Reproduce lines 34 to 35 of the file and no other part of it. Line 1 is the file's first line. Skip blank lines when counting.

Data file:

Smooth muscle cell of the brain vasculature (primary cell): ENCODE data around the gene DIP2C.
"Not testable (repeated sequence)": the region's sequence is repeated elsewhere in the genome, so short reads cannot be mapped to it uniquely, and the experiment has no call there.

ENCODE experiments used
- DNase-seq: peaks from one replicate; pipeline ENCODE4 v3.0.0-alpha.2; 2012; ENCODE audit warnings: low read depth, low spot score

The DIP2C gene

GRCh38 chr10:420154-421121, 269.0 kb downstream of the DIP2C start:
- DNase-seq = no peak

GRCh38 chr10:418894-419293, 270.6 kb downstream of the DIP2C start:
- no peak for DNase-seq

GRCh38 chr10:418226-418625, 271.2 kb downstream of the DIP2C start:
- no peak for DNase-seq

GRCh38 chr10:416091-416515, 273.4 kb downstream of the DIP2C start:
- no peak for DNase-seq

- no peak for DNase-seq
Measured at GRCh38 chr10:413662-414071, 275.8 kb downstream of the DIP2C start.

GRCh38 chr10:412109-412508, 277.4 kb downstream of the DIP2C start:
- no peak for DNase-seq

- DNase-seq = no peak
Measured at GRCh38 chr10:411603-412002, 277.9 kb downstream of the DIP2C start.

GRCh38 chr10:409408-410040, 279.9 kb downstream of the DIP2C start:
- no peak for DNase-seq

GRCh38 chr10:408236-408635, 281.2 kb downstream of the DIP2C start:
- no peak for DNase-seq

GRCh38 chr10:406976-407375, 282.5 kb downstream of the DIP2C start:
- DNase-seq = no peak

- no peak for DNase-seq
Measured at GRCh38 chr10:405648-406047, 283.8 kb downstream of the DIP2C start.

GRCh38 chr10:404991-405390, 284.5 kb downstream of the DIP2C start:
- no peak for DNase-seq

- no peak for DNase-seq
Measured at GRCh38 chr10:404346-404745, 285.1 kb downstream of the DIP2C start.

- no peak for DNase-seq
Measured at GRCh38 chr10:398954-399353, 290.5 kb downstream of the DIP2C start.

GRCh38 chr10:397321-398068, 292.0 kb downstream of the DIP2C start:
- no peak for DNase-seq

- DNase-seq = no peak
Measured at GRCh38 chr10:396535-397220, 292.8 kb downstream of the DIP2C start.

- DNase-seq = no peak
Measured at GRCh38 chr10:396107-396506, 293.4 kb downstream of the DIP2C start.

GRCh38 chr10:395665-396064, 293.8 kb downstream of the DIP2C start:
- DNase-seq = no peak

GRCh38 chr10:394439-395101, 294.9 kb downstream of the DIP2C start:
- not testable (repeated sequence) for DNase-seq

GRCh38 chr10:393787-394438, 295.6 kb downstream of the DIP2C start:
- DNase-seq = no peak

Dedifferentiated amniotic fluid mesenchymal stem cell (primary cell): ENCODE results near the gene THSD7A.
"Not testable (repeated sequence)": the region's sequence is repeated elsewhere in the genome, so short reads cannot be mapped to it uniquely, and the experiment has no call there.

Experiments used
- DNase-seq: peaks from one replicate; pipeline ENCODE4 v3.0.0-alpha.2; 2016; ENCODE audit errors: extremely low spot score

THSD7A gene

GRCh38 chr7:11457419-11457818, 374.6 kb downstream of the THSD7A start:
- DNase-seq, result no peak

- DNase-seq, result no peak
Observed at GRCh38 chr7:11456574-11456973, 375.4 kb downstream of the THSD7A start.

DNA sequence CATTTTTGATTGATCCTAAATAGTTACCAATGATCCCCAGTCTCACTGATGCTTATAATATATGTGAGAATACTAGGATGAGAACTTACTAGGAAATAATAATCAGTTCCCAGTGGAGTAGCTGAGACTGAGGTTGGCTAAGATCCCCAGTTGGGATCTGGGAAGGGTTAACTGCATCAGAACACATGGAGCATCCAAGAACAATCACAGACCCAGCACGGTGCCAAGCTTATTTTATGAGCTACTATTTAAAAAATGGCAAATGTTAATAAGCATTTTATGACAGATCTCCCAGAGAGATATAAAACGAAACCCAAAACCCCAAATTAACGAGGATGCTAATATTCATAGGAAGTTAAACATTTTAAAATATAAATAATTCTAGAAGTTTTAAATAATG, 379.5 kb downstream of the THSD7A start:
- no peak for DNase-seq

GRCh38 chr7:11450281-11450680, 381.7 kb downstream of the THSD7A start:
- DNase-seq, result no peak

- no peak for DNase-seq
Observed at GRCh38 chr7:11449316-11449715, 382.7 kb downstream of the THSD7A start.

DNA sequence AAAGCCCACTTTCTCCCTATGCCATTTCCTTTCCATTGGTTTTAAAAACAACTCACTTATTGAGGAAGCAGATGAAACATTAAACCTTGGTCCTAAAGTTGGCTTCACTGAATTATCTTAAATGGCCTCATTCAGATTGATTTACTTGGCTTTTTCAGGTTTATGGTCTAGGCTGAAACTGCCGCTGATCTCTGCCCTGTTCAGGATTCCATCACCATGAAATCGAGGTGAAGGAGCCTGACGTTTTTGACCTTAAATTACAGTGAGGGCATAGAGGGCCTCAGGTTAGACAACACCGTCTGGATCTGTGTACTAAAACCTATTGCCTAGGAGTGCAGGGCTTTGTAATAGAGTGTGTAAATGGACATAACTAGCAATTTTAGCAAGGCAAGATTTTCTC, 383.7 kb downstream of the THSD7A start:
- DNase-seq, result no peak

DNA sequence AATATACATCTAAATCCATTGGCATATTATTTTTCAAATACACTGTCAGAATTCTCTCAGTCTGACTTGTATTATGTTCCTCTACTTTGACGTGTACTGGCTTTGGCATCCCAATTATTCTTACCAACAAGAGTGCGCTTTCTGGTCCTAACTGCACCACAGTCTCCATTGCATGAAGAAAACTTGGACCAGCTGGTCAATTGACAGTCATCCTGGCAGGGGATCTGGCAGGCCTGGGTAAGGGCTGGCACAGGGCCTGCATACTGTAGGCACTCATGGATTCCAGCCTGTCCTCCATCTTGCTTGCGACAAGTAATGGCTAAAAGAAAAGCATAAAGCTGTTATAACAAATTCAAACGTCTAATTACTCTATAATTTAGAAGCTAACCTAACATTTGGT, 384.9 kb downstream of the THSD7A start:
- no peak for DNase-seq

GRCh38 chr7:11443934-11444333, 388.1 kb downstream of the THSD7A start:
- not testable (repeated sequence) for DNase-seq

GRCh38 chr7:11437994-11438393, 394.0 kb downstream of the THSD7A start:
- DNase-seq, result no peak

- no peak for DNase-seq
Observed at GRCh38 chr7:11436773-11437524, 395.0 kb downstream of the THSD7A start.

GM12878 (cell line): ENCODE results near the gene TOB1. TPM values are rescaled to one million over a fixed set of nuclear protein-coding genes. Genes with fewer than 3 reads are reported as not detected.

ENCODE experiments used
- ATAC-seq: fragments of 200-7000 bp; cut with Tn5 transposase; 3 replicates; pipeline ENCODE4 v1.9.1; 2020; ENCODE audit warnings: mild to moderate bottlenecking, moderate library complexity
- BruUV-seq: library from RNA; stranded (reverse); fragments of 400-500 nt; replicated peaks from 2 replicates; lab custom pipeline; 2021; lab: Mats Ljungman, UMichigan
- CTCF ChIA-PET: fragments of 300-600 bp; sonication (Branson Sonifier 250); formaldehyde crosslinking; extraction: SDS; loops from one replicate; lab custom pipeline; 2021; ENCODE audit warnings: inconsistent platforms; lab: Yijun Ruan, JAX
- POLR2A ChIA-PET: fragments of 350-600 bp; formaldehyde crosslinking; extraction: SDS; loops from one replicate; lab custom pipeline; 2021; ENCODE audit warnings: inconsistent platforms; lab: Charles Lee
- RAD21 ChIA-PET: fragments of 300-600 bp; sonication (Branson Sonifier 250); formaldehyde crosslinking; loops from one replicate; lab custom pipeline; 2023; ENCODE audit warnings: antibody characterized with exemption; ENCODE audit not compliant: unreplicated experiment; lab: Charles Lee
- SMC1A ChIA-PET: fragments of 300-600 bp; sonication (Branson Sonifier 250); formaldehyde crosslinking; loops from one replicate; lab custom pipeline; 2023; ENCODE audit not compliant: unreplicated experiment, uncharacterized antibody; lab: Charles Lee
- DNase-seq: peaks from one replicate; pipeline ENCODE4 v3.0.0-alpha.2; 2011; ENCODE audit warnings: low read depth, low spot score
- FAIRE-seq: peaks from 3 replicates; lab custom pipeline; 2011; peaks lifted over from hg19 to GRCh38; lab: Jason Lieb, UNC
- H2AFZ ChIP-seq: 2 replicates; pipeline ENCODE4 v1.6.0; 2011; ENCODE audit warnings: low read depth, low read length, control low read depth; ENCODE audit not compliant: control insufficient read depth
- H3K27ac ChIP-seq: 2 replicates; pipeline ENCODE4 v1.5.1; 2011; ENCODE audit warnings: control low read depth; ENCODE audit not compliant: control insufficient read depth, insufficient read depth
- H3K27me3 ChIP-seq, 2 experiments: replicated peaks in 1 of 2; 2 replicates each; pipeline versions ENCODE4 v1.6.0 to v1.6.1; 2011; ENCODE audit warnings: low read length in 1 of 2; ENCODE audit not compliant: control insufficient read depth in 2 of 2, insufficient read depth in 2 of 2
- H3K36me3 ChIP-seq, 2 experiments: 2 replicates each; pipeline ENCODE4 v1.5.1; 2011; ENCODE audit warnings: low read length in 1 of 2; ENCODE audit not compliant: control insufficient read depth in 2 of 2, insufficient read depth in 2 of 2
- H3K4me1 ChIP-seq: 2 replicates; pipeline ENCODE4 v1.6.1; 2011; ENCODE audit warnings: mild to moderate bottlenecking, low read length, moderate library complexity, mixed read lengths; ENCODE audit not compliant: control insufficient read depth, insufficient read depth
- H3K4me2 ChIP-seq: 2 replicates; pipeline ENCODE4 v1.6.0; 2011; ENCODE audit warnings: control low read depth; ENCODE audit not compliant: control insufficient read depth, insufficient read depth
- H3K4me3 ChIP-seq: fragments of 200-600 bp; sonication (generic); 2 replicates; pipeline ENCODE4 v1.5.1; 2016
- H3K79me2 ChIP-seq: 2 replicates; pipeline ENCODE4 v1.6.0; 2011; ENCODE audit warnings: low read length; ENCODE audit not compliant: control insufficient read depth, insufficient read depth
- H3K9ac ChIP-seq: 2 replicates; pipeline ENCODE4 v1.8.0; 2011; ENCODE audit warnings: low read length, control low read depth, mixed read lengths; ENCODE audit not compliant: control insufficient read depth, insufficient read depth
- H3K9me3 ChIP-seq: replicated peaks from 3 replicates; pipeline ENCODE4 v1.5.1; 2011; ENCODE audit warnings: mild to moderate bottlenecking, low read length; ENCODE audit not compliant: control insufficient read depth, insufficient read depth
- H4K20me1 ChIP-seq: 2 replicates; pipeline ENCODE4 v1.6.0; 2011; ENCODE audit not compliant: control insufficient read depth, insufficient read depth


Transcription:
GRCh38 chr10:397321-398068, 292.0 kb downstream of the DIP2C start:
- no peak for DNase-seq